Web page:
Pain Management (Knee Pain, Back Pain, Stomach Pain)
The Illness of Chronic Pain
A sprained ankle can be a real pain. But injuries like sprains, bone fractures, pulled muscles, cuts, and even minor burns are everyday pain and a normal part of life. While the pain may be acute, it’s not lasting, and the discomfort eventually subsides and resolves over time.
On the other hand, if pain lingers for more than three months without lessening, it is considered neuropathic or chronic — pain that won’t go away on its own.
Unlike acute pain, which is the body’s way of communicating that something is wrong, this chronic pain isn’t a benefit. Instead, it’s a signal that something has gone amiss in the body, causing pain signals to get crossed or misinterpreted. The federal Centers for Disease Control and Prevention (CDC) estimates 11% of adults in the U.S. experience daily pain.
Some conditions and diseases that cause neuropathic or chronic pain include fibromyalgia, osteoarthritis, multiple sclerosis, migraine, diabetic neuropathy, shingles, and specific types of back pain, such as spinal nerve injury or nerve root compression.
Those who live with chronic pain often describe their condition as omnipresent. However, some chronic pain will come and go, with no trigger or warning. Either way, the effect can be devastating, causing the person living with pain to experience long-term psychological effects.
According to a groundbreaking 2011 report and subsequent book, Relieving Pain in America, A Blueprint for Transforming Prevention, Care, Education and Research, chronic pain now affects more than 100 million adults in the U.S. Additionally, the economic price – from direct medical treatment cost and lost productivity – now totals at least $635 billion annually.
The report’s findings conclude that chronic pain is a disease in itself. The authors write: “Pain results from a combination of biological, psychological and social factors and often requires comprehensive approaches to prevention and management.”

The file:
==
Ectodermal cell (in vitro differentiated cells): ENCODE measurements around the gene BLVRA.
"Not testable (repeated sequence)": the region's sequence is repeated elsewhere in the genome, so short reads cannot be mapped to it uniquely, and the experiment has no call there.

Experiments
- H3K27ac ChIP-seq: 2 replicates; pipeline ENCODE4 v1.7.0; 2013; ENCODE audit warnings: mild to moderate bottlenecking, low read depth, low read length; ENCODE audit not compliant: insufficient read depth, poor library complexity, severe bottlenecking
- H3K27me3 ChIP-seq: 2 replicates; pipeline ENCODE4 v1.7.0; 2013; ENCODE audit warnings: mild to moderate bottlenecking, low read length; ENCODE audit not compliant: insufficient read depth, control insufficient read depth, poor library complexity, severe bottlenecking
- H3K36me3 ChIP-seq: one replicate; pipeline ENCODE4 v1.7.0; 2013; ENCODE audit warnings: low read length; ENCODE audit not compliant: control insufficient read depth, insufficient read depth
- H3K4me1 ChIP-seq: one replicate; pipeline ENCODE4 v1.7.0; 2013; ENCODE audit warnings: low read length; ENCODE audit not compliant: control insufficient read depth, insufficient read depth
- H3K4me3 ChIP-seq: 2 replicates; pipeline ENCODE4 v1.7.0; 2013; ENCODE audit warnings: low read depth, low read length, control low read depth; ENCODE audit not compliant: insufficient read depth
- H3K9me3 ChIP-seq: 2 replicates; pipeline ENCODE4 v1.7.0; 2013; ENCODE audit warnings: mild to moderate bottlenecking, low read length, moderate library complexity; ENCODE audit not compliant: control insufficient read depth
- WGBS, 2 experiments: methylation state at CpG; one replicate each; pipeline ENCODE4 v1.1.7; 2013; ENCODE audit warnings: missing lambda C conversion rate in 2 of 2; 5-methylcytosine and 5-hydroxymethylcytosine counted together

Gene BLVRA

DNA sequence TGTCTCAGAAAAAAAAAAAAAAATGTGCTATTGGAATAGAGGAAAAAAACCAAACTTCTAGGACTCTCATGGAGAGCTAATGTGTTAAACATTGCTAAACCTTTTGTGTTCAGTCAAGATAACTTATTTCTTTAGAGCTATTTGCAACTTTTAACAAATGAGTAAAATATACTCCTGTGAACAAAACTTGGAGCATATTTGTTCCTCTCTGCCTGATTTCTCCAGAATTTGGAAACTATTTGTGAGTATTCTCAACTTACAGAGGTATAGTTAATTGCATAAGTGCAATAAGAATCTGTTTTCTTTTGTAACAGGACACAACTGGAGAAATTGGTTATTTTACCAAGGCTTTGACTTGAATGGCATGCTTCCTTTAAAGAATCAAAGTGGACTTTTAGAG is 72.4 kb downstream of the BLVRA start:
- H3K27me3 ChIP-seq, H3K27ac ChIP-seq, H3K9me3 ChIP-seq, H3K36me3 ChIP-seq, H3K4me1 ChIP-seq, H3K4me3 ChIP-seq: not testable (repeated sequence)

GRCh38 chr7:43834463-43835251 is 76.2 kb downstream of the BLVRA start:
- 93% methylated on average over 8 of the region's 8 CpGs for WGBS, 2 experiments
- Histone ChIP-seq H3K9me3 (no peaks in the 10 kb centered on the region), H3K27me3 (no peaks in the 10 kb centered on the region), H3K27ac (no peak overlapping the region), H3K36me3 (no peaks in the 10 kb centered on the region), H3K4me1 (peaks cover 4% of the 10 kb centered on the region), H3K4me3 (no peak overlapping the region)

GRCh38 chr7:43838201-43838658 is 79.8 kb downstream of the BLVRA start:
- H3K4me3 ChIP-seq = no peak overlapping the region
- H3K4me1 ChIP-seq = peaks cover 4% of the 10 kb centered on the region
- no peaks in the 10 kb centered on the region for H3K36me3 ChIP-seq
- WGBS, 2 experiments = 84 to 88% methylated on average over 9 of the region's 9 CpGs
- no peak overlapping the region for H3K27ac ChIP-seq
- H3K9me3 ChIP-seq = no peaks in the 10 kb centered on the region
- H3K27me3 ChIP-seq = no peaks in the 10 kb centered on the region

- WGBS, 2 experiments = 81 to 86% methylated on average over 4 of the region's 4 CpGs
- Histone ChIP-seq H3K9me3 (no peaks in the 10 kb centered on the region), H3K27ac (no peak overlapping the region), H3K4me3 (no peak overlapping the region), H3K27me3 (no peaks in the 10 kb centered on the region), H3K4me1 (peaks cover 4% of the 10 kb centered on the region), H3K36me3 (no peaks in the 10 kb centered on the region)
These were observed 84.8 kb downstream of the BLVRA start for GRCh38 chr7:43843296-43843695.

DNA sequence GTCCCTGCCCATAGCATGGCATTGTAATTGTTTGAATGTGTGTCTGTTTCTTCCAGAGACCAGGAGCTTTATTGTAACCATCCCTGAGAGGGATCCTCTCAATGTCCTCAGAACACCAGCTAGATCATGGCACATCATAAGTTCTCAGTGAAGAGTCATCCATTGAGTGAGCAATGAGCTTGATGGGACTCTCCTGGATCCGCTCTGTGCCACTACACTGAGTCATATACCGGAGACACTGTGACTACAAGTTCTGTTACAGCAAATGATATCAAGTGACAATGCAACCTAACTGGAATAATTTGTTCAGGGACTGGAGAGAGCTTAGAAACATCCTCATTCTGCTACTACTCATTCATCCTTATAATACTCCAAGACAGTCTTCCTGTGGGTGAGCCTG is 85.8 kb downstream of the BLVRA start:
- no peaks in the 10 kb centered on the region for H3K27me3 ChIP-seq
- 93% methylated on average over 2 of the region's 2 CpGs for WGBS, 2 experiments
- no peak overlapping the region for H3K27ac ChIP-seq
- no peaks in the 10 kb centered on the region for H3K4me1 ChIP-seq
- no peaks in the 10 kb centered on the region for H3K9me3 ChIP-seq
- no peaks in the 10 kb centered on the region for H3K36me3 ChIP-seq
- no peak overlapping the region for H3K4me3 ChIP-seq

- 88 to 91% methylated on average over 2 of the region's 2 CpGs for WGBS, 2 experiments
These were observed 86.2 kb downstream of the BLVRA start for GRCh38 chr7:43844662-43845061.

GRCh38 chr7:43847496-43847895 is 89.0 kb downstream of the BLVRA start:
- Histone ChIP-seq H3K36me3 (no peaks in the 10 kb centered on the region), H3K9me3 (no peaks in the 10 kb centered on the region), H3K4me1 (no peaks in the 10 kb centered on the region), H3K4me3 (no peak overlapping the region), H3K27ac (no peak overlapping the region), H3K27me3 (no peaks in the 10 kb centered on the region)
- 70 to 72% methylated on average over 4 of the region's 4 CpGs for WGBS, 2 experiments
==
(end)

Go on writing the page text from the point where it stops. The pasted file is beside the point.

Furthermore, the best outcomes result from a combination of interdisciplinary assessment and treatment.
For a long time, the medical community was stymied when faced with pain that didn’t go away and resisted treatment. Doctors either expected their patients to ‘tough it out’ or they opted for a Band-Aid approach and immediately prescribed strong prescription painkillers, which has led to rising addiction rates, including opioids.
This all or nothing approach was mostly ineffective, and a huge shift is underway in the healthcare industry to treat and manage chronic pain differently.
Physicians and other providers are now encouraged to use a patient-centered approach when treating issues related to chronic pain. This is especially important as everyone perceives and deals with pain differently, and what works with one person does not mean it will be successful with the next.
While physicians used to automatically reach for their prescription pad when patients complained of pain, they now encourage non-pharmaceutical interventions as a way of providing relief.
“Each diagnosis needs to be approached systematically,” explains Dr. Christine Lee, anesthesiologist and pain specialist at UCLA Medical Center in Los Angeles. “Trying to find the source of pain and using a multi-modal approach can help start the process.”